Vanguard is the largest mutual fund manager in the U.S., with nearly three trillion dollars managed across 91 stock and balanced portfolios. Even with just one percent of those assets invested in tobacco, that’s more than $30 billion in tobacco investments managed by one firm.

While Vanguard does offer 32 funds with no tobacco holdings, there is only one socially responsible Vanguard offering, the Vanguard FTSE Social Index Fund, which is diversified and tobacco free.

Tobacco Free Funds

If you want to know whether your savings are funding Big Tobacco, we built a free online tool to help. With Tobacco Free Funds, it’s easy to look up funds, see if they own tobacco, and find alternative options.

The tool also supports an effort by 17 leading health and medical groupscalling on Hollywood to take action to stop youth smoking. If current trends continue, 5.6 million youths who are alive today are projected to die from tobacco-related diseases. Meanwhile, research shows that watching smoking in movies and television causes kids to smoke.

Yet just like Wall Street puts your money into tobacco stocks whether you like it or not, Hollywood keeps putting smoking in G, PG, and PG-13 rated movies.

We wrote an investor letter, endorsed by socially responsible investors managing over $64 billion in assets, asking the heads of major entertainment corporations to do the right thing for public health and take smoking out of youth-rated films.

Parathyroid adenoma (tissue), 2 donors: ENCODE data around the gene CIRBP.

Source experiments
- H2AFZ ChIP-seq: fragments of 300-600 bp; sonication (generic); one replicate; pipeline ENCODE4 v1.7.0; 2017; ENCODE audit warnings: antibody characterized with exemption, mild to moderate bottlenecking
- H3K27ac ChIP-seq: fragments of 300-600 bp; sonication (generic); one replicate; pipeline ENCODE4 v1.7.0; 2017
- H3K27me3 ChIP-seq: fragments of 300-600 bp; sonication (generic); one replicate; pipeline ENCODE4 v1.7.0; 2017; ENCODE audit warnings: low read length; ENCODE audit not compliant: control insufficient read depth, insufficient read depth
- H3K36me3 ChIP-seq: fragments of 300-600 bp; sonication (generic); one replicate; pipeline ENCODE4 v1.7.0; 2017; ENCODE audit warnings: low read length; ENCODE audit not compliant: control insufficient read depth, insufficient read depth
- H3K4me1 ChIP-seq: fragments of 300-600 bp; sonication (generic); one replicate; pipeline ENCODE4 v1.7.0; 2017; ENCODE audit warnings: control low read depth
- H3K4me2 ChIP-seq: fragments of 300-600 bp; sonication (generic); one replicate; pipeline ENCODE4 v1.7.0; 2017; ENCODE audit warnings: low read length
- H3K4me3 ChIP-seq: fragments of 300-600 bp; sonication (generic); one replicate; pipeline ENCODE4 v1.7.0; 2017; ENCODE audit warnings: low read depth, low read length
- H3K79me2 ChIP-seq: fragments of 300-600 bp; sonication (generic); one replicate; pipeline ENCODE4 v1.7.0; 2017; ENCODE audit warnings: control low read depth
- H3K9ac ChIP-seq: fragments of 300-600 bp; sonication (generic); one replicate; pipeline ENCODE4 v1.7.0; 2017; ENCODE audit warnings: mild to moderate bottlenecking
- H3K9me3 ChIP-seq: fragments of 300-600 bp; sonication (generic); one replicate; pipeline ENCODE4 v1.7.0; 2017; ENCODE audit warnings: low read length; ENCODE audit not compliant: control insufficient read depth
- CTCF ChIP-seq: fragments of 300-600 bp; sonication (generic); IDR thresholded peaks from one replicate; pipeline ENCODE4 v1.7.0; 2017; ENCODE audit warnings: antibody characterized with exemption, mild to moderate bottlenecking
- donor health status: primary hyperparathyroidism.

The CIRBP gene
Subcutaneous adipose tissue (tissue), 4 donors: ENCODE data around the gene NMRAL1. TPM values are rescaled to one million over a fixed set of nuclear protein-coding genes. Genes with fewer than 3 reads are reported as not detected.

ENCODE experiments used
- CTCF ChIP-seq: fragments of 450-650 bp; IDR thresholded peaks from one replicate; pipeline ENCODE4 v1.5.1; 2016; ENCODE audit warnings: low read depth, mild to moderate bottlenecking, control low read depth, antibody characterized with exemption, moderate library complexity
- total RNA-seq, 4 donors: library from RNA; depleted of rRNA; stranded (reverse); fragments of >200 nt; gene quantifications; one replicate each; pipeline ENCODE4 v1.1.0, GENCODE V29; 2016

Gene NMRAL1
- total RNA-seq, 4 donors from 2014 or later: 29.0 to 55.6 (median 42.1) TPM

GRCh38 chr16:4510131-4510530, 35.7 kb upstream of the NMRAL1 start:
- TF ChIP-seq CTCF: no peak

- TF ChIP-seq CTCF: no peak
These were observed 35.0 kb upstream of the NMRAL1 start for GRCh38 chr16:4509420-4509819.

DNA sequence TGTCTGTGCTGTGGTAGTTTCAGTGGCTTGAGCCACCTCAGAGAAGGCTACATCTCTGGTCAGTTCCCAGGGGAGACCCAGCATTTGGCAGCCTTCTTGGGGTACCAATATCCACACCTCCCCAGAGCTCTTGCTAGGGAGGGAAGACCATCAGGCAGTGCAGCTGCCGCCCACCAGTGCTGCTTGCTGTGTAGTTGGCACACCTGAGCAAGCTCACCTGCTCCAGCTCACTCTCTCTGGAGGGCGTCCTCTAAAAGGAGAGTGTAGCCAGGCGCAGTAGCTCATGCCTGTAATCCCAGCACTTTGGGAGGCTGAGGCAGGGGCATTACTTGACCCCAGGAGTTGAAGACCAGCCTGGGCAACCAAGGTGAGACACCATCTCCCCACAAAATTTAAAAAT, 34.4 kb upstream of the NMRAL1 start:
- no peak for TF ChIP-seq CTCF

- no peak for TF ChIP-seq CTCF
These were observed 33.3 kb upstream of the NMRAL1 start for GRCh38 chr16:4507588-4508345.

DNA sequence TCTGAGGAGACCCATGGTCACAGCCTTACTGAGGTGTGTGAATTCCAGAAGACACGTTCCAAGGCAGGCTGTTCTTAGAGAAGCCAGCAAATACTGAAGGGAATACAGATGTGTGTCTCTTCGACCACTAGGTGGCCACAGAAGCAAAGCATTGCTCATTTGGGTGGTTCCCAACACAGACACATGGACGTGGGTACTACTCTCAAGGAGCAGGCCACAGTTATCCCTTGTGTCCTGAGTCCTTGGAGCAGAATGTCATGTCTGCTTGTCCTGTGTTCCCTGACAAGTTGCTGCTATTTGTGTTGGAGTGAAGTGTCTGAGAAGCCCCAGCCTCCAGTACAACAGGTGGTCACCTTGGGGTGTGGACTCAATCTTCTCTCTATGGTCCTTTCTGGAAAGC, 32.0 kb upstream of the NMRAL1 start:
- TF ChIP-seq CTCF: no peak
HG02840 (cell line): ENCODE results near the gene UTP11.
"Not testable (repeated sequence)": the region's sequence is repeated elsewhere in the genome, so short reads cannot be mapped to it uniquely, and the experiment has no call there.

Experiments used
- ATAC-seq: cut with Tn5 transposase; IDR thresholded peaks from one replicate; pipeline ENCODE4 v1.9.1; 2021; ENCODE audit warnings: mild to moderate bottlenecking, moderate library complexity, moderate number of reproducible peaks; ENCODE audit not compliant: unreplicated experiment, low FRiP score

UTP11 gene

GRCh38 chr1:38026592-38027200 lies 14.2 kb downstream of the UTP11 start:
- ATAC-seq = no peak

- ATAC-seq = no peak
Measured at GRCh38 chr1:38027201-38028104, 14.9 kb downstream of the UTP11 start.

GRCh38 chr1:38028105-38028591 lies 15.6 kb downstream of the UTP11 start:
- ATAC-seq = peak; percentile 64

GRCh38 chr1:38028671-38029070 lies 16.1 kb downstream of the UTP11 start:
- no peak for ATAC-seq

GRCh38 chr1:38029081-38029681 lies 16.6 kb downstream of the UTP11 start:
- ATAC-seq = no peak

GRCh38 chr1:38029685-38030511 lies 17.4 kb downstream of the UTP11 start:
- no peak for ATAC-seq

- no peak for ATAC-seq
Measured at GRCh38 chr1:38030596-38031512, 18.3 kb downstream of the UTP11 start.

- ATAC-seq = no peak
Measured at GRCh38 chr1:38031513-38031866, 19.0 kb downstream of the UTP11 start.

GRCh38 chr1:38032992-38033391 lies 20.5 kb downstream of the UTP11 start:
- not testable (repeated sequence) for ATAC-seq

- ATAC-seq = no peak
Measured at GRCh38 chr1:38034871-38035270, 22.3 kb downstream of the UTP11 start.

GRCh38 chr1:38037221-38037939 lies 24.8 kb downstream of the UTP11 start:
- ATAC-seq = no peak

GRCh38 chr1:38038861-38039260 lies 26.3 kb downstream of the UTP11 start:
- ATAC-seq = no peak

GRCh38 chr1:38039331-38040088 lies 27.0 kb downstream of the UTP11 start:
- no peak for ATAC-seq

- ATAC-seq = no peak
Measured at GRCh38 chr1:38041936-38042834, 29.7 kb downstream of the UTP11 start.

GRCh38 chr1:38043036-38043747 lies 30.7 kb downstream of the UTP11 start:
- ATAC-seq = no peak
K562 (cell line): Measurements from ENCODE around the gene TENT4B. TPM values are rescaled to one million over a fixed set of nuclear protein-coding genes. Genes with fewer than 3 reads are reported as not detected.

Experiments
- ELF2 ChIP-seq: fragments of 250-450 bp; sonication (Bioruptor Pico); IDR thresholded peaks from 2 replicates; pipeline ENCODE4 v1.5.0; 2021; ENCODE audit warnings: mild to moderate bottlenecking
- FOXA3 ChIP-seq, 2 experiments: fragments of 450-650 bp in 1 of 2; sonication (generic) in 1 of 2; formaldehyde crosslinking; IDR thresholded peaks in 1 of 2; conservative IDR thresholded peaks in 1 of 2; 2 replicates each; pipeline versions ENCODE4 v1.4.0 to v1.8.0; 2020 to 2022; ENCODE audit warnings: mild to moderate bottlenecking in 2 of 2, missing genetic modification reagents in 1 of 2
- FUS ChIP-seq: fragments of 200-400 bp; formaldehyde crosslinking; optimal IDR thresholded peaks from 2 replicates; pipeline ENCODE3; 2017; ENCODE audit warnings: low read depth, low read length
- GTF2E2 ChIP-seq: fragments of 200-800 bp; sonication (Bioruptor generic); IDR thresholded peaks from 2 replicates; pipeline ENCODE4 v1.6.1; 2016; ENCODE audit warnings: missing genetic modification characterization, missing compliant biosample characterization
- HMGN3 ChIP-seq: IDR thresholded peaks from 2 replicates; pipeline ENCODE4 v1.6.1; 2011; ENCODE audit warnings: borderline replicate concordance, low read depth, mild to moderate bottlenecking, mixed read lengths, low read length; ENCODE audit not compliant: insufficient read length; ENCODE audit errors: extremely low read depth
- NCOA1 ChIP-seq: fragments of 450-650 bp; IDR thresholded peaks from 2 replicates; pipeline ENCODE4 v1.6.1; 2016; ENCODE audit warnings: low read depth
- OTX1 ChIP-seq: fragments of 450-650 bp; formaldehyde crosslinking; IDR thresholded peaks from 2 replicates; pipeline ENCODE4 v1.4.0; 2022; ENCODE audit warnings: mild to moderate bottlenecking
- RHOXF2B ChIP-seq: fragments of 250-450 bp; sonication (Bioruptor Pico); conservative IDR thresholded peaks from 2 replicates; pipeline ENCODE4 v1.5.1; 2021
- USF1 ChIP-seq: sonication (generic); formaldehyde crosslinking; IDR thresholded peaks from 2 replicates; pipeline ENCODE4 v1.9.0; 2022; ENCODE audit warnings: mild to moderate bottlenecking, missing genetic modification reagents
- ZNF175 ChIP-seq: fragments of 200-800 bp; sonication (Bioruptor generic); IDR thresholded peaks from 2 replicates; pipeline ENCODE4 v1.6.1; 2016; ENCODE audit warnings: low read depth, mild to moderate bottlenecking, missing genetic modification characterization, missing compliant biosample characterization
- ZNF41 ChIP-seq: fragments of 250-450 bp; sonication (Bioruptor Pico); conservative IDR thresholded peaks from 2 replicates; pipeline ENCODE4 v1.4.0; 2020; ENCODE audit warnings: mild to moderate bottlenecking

When you look up funds on Tobacco Free Funds, you’ll see any tobacco investments, and you’ll also see if you own these entertainment companies. If you do, that means you’re an owner of that company. You may not be a big owner, but you have a say in how the company is run, and we invite you to sign our letter and call on Hollywood to rate smoking R.

The takeaway: Hollywood should stop promoting smoking to kids, and mutual fund managers should offer more options for people who want to avoid morally questionable industries like tobacco.

“Big Tobacco is trying to get our kids hooked early and Hollywood is helping them succeed.” 
- Nancy Brown, CEO, American Heart Association
                                                         Image credit:  Huffington Post

                                                         Image credit: Huffington Post

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We source fund holdings and company industry data from Morningstar. The universe of funds we examined was restricted to equity and balanced portfolios with at least 40% of assets in direct stock holdings, offered as open-end mutual funds or ETFs, and domiciled in the U.S. The data represents fund holdings delivered by Morningstar in September 2017, with over 90% of portfolios dated 2017–8–30 or later. Learn more at

Want to see the carbon risk and fossil fuel exposure embedded in your portfolio?

Head over to Fossil Free Funds where you can see if your savings are invested in dirty energy sources, and find investment options that support a cleaner, greener future. Learn more at